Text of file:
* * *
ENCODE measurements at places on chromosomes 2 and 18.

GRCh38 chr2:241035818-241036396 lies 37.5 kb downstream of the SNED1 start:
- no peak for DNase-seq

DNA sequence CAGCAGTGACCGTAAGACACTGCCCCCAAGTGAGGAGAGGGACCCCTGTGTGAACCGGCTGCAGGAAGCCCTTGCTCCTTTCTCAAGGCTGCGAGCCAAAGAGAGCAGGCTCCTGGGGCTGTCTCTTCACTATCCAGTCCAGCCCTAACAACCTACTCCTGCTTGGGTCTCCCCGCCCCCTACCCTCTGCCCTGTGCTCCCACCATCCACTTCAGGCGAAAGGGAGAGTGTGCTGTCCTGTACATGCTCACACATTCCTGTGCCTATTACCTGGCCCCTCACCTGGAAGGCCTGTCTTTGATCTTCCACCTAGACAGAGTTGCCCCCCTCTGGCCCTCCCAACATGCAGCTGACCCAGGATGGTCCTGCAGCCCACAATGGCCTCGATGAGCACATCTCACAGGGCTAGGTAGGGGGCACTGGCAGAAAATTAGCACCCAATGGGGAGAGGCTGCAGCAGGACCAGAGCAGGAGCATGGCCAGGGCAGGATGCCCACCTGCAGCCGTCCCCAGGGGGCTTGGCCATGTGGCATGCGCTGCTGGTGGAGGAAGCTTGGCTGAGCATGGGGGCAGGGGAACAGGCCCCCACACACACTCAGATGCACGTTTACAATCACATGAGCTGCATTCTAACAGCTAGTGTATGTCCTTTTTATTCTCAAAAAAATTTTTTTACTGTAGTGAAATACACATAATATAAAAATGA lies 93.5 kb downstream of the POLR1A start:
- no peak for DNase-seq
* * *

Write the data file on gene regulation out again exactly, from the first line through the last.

ENCODE measurements at places on chromosomes 2 and 18.

GRCh38 chr2:241035818-241036396 lies 37.5 kb downstream of the SNED1 start:
- no peak for DNase-seq

DNA sequence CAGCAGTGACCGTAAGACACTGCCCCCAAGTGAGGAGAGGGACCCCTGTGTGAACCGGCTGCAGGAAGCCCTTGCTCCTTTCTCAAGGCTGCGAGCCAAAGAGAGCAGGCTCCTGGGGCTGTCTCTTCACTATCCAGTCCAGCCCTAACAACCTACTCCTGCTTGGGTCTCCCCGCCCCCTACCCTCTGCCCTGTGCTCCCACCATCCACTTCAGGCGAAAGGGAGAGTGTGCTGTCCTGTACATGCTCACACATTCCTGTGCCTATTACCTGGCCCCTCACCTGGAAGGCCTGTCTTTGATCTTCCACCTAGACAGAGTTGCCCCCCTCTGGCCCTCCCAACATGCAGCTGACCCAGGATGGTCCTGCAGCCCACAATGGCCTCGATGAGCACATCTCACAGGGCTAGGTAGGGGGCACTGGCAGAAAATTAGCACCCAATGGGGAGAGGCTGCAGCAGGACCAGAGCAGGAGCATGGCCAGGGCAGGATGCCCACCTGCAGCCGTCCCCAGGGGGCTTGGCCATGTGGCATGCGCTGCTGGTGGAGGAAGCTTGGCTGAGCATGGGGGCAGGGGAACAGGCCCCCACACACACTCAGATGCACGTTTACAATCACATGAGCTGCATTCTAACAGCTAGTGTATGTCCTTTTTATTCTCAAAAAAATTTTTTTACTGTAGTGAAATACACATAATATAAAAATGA lies 93.5 kb downstream of the POLR1A start:
- no peak for DNase-seq